CO2 storage in deep saline aquifers is a promising technique for carbon neutrality. Accelerating the dissolution rate of dissolution trapping is key to improving storage efficiency and providing long-term storage security. In this study, density-driven convection processes were conducted using magnetic resonance imaging (MRI) with two analog fluid pairs as equivalents of the CO2-brine fluid system. Superhydrophilic SiO2 NPs with different mass fractions (0 wt%, 0.1 wt%, and 1 wt%) were added to the dense fluid to investigate the optimum mixing ratio. The basic fluid interface instability is identified. The addition of nanoparticles shortens the onset time of instability and increases the finger numbers in each axial section. It shows that dense fluid with NPs leads to more stable interface behavior. Furthermore, experimental results confirm that a reduction in surface tension between NPs and CO2 would enhance fluid miscibility and mass transfer during convection. This study can expand the perspective on accelerated dissolution rates and CCS security in the substance.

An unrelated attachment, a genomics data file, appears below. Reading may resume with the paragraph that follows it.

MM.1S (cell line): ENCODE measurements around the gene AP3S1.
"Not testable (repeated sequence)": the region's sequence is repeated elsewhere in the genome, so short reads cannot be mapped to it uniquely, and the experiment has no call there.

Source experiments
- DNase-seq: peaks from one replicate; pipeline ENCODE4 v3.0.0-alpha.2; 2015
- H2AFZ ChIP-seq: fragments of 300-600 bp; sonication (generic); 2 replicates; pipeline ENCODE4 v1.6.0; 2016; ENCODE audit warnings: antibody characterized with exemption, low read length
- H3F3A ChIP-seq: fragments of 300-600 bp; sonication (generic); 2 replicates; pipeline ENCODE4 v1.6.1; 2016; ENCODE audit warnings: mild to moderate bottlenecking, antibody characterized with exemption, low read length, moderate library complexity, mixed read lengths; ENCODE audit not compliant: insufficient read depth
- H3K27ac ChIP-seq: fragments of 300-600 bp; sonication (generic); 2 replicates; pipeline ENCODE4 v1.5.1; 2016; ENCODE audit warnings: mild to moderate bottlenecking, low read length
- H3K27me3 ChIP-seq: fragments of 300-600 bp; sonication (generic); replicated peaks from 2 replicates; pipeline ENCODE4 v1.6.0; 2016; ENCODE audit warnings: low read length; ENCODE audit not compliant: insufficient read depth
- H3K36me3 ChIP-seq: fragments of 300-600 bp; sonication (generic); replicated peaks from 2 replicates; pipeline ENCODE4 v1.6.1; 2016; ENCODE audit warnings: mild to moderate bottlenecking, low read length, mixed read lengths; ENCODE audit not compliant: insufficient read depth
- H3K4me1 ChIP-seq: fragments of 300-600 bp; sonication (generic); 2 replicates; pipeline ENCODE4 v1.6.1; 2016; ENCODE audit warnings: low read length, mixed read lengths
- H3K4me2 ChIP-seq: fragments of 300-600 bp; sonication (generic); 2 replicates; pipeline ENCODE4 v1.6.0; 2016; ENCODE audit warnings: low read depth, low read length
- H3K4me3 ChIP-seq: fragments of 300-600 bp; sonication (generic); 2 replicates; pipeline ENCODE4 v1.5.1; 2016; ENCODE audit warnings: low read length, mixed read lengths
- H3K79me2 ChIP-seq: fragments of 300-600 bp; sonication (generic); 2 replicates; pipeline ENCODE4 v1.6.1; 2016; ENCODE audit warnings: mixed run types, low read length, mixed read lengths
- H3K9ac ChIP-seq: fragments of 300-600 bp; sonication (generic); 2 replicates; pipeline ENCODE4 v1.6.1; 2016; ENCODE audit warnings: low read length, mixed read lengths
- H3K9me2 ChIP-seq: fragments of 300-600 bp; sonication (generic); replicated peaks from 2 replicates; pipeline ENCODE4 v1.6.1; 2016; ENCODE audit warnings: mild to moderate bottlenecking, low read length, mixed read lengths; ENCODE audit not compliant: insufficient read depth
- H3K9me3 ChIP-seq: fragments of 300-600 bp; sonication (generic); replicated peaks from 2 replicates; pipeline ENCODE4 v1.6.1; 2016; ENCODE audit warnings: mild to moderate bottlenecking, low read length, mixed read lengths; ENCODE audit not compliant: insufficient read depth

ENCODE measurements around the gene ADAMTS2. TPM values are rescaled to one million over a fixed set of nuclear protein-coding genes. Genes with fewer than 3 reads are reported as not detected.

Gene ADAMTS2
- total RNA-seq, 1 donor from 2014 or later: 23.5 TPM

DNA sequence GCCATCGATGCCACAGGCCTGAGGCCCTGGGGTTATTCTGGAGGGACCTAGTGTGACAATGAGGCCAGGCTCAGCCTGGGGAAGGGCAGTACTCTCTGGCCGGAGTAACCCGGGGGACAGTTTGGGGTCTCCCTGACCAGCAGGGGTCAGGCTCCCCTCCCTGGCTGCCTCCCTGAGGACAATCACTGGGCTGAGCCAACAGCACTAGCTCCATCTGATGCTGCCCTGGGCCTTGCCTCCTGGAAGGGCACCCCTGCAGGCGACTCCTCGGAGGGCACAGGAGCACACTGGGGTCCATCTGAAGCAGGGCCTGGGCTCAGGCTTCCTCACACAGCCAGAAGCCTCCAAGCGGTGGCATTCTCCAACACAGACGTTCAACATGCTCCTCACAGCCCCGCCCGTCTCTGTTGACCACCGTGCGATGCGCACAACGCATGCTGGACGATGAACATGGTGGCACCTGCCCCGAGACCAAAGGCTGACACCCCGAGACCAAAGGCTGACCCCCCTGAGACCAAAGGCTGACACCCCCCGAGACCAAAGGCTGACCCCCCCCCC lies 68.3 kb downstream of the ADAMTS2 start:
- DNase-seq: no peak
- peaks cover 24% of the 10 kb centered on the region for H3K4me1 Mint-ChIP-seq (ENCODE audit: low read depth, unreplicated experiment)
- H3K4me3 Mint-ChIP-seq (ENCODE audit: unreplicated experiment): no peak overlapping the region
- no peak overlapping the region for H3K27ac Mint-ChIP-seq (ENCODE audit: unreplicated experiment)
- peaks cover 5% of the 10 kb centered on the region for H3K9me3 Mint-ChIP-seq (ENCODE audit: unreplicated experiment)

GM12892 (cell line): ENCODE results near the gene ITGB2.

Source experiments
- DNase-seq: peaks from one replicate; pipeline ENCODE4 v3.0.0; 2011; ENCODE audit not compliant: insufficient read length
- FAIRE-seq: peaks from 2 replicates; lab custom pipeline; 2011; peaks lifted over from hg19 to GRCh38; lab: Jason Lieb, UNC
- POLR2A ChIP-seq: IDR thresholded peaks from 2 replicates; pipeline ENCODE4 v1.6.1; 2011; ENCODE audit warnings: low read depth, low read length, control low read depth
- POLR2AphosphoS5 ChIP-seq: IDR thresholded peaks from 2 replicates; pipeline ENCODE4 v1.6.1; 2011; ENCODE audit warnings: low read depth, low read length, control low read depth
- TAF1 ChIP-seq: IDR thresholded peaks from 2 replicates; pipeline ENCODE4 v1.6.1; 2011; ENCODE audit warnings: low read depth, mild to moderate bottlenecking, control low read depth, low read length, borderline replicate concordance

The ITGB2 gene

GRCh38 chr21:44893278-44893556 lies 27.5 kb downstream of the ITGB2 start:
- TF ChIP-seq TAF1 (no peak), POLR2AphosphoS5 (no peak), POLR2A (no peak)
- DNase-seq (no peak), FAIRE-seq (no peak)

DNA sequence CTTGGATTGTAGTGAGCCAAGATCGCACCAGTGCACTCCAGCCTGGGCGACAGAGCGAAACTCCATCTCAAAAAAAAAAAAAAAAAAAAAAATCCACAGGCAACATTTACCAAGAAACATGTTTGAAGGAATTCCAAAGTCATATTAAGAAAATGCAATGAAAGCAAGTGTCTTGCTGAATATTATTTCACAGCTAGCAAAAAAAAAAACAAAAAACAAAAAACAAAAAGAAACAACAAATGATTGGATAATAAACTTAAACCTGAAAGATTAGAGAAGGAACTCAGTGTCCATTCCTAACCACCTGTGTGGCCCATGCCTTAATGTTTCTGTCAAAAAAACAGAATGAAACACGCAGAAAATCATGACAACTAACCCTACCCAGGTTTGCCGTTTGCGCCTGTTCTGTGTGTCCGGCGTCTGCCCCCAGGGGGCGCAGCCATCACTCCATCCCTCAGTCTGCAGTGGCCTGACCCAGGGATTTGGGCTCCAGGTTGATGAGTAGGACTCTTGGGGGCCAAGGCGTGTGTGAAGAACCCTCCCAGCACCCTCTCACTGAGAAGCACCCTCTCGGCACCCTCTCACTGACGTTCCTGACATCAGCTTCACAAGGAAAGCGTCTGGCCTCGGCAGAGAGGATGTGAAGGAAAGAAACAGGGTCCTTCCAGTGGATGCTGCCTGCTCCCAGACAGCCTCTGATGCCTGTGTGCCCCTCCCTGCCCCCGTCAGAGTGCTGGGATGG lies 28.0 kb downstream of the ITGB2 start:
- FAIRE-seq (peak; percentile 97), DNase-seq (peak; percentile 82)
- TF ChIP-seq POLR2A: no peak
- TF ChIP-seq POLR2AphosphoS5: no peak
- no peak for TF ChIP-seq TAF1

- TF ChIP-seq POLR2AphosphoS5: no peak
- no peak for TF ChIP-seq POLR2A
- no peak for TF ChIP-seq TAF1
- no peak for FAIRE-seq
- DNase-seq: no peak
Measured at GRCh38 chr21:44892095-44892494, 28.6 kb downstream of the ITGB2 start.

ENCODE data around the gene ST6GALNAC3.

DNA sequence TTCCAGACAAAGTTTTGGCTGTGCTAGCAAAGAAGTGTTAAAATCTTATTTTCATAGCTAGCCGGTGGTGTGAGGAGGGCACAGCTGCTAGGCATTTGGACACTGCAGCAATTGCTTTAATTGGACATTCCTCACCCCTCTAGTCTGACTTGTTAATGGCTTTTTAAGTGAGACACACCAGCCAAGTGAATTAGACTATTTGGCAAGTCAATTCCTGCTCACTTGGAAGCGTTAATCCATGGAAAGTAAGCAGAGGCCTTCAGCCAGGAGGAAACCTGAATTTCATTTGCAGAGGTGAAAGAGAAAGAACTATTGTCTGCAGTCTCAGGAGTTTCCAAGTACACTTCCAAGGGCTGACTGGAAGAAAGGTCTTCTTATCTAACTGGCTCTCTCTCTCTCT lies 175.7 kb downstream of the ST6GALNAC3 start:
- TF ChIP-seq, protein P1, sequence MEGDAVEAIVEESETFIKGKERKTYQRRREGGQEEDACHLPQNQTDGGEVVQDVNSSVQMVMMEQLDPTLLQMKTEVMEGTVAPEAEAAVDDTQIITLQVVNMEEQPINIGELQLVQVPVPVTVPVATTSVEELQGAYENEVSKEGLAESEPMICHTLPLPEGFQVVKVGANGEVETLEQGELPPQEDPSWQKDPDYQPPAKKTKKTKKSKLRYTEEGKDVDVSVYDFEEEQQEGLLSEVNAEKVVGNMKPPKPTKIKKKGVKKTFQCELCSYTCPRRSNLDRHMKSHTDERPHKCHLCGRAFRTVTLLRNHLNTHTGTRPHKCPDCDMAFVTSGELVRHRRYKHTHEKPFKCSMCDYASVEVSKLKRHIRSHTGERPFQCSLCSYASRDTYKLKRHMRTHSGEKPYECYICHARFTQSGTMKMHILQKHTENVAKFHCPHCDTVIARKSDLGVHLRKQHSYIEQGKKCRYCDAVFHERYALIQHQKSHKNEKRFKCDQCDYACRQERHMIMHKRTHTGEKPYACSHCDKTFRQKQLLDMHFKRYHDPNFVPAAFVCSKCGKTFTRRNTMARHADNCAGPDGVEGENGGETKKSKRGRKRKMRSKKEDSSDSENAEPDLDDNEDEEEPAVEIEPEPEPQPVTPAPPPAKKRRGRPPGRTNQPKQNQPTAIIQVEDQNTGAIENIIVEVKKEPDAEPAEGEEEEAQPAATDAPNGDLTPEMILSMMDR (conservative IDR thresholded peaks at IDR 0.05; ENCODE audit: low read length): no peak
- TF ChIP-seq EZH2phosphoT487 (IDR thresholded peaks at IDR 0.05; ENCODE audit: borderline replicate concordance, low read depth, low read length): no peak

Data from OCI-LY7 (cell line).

Keywords CO2 storage, dissolution trapping, nanoparticles, interfacial instability, CCS security